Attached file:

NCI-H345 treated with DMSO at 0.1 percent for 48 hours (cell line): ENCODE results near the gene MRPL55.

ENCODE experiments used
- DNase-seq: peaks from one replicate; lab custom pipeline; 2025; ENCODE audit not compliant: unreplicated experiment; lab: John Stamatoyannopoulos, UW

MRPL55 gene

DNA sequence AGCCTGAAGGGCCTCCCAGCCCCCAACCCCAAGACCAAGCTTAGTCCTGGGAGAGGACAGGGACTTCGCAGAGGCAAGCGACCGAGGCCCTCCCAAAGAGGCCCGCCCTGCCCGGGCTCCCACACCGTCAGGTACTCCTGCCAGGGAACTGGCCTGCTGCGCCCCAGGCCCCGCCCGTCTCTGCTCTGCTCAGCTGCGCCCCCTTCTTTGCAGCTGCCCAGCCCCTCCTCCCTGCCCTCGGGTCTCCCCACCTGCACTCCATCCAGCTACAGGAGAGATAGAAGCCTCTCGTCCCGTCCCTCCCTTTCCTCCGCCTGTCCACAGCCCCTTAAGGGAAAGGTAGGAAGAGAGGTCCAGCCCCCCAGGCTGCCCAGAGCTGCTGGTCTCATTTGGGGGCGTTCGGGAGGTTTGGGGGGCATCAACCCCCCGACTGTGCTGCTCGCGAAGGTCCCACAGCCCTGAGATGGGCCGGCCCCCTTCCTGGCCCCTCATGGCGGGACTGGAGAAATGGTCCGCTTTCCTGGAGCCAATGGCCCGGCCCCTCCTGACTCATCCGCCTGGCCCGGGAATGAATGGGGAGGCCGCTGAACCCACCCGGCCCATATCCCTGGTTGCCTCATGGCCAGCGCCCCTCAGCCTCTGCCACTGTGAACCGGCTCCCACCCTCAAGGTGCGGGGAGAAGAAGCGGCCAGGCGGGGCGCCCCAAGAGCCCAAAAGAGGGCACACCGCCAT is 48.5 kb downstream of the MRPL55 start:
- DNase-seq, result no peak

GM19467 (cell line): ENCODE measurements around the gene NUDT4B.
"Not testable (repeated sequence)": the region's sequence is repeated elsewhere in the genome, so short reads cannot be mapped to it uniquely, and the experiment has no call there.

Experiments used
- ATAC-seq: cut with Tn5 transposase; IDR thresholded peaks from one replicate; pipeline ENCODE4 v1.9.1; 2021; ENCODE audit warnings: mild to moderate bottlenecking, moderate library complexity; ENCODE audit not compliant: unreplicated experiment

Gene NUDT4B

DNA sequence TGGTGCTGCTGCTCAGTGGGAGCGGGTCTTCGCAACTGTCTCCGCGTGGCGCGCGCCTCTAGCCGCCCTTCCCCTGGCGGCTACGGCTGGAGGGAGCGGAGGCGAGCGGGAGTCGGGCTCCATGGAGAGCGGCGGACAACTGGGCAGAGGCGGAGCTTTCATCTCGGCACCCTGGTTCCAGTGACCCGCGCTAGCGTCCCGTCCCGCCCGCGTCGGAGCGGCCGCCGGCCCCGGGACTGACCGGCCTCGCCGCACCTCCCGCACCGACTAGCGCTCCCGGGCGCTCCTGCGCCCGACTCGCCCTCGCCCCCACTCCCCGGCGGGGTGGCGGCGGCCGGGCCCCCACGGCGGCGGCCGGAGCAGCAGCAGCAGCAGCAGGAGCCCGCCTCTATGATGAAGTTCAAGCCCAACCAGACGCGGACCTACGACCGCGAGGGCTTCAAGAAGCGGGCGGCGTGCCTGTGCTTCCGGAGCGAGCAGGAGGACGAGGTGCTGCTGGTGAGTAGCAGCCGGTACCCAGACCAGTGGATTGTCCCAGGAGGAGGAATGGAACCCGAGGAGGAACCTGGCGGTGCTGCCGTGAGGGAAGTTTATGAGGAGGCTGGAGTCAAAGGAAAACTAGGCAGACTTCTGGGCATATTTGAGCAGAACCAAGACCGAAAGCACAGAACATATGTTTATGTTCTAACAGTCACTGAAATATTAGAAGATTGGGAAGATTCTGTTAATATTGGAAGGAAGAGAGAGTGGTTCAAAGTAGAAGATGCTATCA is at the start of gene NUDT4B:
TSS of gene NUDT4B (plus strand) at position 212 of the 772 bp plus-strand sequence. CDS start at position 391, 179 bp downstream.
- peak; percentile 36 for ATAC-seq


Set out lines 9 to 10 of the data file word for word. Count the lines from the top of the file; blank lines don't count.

Experiments used
- ATAC-seq: cut with Tn5 transposase; IDR thresholded peaks from one replicate; pipeline ENCODE4 v1.9.1; 2021; ENCODE audit warnings: mild to moderate bottlenecking, moderate library complexity; ENCODE audit not compliant: unreplicated experiment